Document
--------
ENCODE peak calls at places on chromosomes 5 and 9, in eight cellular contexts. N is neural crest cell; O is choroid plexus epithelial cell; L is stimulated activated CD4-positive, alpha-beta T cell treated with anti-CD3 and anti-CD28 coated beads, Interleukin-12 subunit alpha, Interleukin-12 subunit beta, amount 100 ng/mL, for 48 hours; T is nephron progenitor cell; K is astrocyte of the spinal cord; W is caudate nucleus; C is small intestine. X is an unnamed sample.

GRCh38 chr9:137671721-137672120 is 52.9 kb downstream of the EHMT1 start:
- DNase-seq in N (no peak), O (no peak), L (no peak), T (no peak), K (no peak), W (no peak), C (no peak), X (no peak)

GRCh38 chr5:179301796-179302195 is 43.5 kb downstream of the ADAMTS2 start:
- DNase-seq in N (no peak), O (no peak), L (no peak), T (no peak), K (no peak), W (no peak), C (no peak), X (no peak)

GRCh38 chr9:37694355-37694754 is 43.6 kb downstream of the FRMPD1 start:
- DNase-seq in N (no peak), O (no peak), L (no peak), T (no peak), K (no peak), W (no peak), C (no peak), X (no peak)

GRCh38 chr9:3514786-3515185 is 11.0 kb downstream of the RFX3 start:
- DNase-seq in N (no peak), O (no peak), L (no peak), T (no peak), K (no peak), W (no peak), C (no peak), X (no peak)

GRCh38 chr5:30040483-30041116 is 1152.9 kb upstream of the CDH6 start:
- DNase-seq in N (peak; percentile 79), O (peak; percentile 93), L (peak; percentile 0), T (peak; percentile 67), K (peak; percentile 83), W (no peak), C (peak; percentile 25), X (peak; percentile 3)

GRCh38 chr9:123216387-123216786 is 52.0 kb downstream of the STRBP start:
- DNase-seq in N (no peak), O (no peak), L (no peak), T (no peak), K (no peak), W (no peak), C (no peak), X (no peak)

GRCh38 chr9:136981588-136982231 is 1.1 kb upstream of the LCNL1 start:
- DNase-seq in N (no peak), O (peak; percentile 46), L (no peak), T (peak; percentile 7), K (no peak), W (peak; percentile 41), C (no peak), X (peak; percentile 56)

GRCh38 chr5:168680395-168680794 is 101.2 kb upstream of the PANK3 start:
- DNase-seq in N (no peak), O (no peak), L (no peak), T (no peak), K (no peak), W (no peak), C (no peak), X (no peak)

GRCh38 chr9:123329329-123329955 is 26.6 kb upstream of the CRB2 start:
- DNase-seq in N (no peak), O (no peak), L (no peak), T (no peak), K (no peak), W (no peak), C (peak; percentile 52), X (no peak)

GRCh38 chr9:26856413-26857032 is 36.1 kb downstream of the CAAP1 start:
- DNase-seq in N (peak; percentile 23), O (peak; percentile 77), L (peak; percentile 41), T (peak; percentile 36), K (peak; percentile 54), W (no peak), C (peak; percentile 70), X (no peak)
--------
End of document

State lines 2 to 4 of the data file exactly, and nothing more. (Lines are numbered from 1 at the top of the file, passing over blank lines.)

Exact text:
GRCh38 chr9:137671721-137672120 is 52.9 kb downstream of the EHMT1 start:
- DNase-seq in N (no peak), O (no peak), L (no peak), T (no peak), K (no peak), W (no peak), C (no peak), X (no peak)

GRCh38 chr5:179301796-179302195 is 43.5 kb downstream of the ADAMTS2 start: